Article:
6.2 Postmarketing Experience

The following adverse reactions have been identified during postapproval use of ropinirole. Because these reactions are reported voluntarily from a population of uncertain size, it is not always possible to reliably estimate their frequency or establish a causal relationship to drug exposure.

General Disorders and Administration Site Conditions

Withdrawal symptoms [see Warnings and Precautions (5.8)]


7.1 Cytochrome P450 1A2 Inhibitors and Inducers

In vitro metabolism studies showed that CYP1A2 is the major enzyme responsible for the metabolism of ropinirole. There is thus the potential for inducers or inhibitors of this enzyme to alter the clearance of ropinirole. Therefore, if therapy with a drug known to be a potent inducer or inhibitor of CYP1A2 is stopped or started during treatment with ropinirole tablets, adjustment of the dose of ropinirole tablets may be required. Coadministration of ciprofloxacin, an inhibitor of CYP1A2, increases the AUC and Cmax of ropinirole [see Clinical Pharmacology (12.3)]. Cigarette smoking is expected to increase the clearance of ropinirole since CYP1A2 is known to be induced by smoking [see Clinical Pharmacology (12.3)].

7.2 Estrogens

Population pharmacokinetic analysis revealed that higher doses of estrogens (usually associated with hormone replacement therapy [HRT]) reduced the clearance of ropinirole. Starting or stopping HRT may require adjustment of dosage of ropinirole tablets [see Clinical Pharmacology (12.3)].

7.3 Dopamine Antagonists

Because ropinirole is a dopamine agonist, it is possible that dopamine antagonists such as neuroleptics (e.g., phenothiazines, butyrophenones, thioxanthenes) or metoclopramide may reduce the efficacy of ropinirole tablets.


8.1 Pregnancy

Risk Summary

There are no adequate data on the developmental risk associated with the use of ropinirole tablets in pregnant women. In animal studies, ropinirole had adverse effects on development when administered to pregnant rats at doses similar to (neurobehavioral impairment) or greater than (teratogenicity and embryolethality at >36 times) the maximum recommended human dose (MRHD) for Parkinson’s disease. Ropinirole doses associated with teratogenicity and embryolethality in pregnant rats were associated with maternal toxicity. In pregnant rabbits, ropinirole potentiated the teratogenic effects of L-dopa when these drugs were administered in combination [see Data].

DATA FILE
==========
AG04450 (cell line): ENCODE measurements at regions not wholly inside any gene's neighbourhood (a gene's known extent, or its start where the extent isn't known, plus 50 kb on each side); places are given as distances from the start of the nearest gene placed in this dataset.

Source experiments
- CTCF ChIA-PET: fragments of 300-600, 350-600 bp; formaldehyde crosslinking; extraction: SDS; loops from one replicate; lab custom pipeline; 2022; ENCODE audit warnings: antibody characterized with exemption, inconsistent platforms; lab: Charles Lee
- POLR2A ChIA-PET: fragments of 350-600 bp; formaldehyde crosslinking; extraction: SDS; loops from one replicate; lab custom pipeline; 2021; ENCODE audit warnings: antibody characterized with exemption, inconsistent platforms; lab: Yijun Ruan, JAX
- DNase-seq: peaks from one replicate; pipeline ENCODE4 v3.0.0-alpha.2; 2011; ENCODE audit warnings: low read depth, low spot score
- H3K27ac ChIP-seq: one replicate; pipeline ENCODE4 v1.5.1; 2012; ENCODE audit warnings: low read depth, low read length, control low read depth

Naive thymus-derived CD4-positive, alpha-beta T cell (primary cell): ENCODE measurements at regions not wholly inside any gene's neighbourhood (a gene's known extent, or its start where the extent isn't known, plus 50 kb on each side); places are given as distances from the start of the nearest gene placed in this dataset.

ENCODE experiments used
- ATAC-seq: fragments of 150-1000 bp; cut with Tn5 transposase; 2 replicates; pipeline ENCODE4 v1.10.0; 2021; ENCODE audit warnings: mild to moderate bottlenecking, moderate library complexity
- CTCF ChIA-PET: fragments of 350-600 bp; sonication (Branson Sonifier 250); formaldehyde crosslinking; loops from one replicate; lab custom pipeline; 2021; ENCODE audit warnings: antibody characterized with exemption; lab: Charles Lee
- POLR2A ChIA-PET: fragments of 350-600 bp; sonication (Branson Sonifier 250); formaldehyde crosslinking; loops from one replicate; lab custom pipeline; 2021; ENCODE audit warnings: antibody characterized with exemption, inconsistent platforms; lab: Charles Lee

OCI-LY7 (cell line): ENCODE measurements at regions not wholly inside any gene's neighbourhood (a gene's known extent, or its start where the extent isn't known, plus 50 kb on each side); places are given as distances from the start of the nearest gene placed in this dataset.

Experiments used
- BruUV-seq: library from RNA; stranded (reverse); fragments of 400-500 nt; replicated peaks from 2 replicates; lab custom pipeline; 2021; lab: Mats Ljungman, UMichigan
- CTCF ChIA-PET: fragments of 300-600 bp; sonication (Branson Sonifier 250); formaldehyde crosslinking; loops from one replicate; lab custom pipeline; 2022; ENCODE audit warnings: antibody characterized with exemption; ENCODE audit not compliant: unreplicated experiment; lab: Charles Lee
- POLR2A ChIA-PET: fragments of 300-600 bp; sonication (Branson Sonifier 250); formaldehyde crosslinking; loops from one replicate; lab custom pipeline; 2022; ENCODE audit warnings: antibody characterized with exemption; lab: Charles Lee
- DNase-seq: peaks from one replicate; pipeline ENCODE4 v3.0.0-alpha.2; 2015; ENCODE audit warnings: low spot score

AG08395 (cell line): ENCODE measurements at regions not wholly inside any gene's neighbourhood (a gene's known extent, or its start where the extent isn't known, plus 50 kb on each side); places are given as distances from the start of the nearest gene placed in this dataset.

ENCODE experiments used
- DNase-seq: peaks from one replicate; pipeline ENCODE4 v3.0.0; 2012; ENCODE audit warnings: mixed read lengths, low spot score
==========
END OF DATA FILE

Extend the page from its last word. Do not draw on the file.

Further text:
In the U.S. general population, the estimated background risk of major birth defects and of miscarriage in clinically recognized pregnancies is 2 to 4% and 15 to 20%, respectively. The background risk of major birth defects and miscarriage in the indicated populations is unknown.


Animal Data :

Oral administration of ropinirole (0, 20, 60, 90, 120, or 150 mg/kg/day) to pregnant rats during organogenesis resulted in embryolethality, increased incidence of fetal malformations (digit, cardiovascular, and neural tube defects) and variations, and decreased fetal weight at the two highest doses. These doses were also associated with maternal toxicity. The highest no-effect dose for adverse effects on embryofetal development (90 mg/kg/day) is approximately 36 times the MRHD for Parkinson’s disease (24 mg/day) on a body surface area (mg/m2) basis.

No effect on embryofetal development was observed in rabbits when ropinirole was administered alone during organogenesis at oral doses of 0, 1, 5, or 20 mg/kg/day (up to 16 times the MRHD on a mg/m2 basis). In pregnant rabbits, there was a greater incidence and severity of fetal malformations (primarily digit defects) when ropinirole (10 mg/kg/day) was administered orally during gestation in combination with L-dopa (250 mg/kg/day) than when L-dopa was administered alone. This drug combination was also associated with maternal toxicity.

Oral administration of ropinirole (0, 0.1, 1, or 10 mg/kg/day) to rats during late gestation and continuing throughout lactation resulted in neurobehavioral impairment (decreased startle response) and decreased body weight in offspring at the highest dose. The no-effect dose of 1 mg/kg/day is less than the MRHD on a mg/m2 basis.

8.2 Lactation

Risk Summary

There are no data on the presence of ropinirole in human milk, the effects of ropinirole on the breastfed infant, or the effects of ropinirole on milk production. However, inhibition of lactation is expected because ropinirole inhibits secretion of prolactin in humans. Ropinirole or metabolites, or both, are present in rat milk.